Daryl Lembke, “Faculty at UC Berkeley Votes for Ethnic Studies Department,” Los Angeles Times, Mar. 6, 1969, A3, A28.
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The Third World Liberation Front
Chancellor Roger HeynstwLFUC Berkeley Faculty Senate
The proposal which inspired and laid the groundwork for the Third World College
Practicing democracy in one part of the coalition.
AASU, MASC, AAPA, & NAP came together—and borrowed language from the Black struggle to do so
Liberation demands to gain rightful autonomy in the university
Extensive coverage, from the Barb, of the start of the TWLF strike at Berkeley
In its second week the TWLF strike took on a new momentum and met stronger resistance
SF State's graduate teachers union wrote a letter in support of twLF
Manuel Delgado, of the Mexican American Students Confederation, heading up a TWLF rally
The Cal TA union voted to strike after 17 TAs were busted on a TWLF picket line
The twLF held the "first session of the Third World College," grounding their struggle in educational self-determination, not police brutality or the street struggle
An analysis—from a later Pulitzer Prize winner—of how the two TWLFs converged and diverged
Battles between strikers and police led to greater support for the TWLF among students and TAs
A Cal mother wrote to the Regents supporting the fight for a Third World College
The Barb on "Reagan's robots" and some confusion within the TWLF after the Berkeley Faculty vote
A pamphlet that offered analysis of the TWLF position and of the police and campus counterreaction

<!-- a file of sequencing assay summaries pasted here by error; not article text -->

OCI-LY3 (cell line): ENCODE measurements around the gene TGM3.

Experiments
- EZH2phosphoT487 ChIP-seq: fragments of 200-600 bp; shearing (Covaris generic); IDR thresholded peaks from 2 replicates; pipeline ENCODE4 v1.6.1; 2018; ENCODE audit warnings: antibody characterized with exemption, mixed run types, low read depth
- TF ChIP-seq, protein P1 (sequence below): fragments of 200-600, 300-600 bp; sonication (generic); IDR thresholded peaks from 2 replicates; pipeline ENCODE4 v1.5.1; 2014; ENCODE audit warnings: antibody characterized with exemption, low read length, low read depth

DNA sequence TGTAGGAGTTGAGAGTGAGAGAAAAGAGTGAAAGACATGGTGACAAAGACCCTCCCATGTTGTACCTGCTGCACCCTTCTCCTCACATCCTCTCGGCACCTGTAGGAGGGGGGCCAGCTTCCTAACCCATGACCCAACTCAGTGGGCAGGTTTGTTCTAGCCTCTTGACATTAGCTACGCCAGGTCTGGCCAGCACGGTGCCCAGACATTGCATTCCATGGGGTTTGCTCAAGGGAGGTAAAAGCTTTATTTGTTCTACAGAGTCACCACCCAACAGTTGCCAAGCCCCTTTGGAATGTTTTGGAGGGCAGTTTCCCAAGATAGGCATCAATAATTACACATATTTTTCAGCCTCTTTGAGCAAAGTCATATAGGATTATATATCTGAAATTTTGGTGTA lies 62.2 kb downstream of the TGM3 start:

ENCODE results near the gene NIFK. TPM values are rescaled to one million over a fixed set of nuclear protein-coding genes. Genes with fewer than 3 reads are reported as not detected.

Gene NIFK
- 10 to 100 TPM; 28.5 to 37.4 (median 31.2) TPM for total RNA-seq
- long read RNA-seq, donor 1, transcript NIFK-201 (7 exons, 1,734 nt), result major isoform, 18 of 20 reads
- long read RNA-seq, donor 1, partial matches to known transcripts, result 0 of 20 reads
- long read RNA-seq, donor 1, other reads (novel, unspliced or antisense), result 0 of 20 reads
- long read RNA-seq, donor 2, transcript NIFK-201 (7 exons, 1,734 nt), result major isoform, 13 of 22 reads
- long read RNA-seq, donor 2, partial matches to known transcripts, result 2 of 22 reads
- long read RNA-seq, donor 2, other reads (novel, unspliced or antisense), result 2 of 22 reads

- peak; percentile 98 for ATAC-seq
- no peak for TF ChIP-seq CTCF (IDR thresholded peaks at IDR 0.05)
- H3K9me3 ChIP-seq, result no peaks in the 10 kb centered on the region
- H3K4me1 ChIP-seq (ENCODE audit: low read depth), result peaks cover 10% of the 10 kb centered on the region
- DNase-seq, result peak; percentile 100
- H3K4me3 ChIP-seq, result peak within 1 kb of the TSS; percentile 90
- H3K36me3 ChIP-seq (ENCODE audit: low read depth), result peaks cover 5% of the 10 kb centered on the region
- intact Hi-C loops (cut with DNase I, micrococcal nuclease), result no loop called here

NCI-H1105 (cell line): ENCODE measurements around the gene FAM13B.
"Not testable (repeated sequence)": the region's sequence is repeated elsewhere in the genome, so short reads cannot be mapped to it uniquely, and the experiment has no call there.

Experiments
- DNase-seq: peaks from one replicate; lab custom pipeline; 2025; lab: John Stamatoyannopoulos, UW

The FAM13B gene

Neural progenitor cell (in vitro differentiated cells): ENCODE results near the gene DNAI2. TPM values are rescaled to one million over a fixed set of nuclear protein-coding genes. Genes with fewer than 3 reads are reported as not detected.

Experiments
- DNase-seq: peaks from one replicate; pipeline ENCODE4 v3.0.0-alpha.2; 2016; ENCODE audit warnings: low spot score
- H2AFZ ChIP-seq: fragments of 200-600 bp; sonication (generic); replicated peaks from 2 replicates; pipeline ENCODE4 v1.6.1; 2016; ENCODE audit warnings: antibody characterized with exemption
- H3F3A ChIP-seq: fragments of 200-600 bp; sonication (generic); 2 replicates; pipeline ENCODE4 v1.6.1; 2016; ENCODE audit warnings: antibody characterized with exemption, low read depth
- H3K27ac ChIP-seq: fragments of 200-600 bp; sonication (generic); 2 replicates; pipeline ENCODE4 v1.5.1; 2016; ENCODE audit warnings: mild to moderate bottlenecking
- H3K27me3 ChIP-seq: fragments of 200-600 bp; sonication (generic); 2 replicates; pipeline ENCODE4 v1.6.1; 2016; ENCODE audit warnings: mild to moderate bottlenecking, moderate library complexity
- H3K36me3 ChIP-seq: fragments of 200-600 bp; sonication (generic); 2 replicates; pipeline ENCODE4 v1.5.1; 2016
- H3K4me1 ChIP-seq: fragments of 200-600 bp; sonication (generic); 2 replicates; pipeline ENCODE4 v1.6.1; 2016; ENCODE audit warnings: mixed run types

The TWLF answered the question: why should students stick their neck out for the cause?
Berkeley's Women's Liberation Front announced their support for twLF
To understand that efficacy over one's life is at stake, not specific bureaucratic demands.
A failure to understand the true meaning of self-determination.
A crucial moment: Chancellor Heyns asked Governor Reagan to declare a 'state of emergency' and bring in police from elsewhere
Police turned the Cal campus into a militarized war zone
Cops arresting a TWLF striker on Sproul
Heyns lambasted the strike and argued for an Ethnic Studies unit bound by university protocols
Cal faculty voted for an Ethnic Studies department—not a Third World College
Uncertainty hovered over the TWLF as its leadership attempted to negotiate with Chancellor Heyns
The goal of a detailed plan for a Third World College: radical education out of the radical imagination
"The roots of the Asian-American lie in Asia. A knowledge of history is essential; most pertinent is history involving Western man."
"The present needs of the Chicano must be met in such a way to...sustain self confidence and provide a feeling of acceptance on the student's terms."
"To a considerable degree all who reside in the United States have been 'Indianized' while at the same time, of course, Indians have become 'Europeanized.'"
A questionnaire suggests how the twLF struggle was about more than a course of study
The proposal that lead to the creation of the Afro-American Studies Department in the College of Letters in Science
The strategy for negotiations with the University
Seven months after the TWLF strike, black leaders reflected on the gains of the struggle and its future
"It is indeed a minor miracle the Division has survived its first year."
When the Cal administration installed its own chair of Afro-American Studies, dissenters went to the Rainbow Sign to strategize
The struggle to halt the divide & conquer strategy of the University.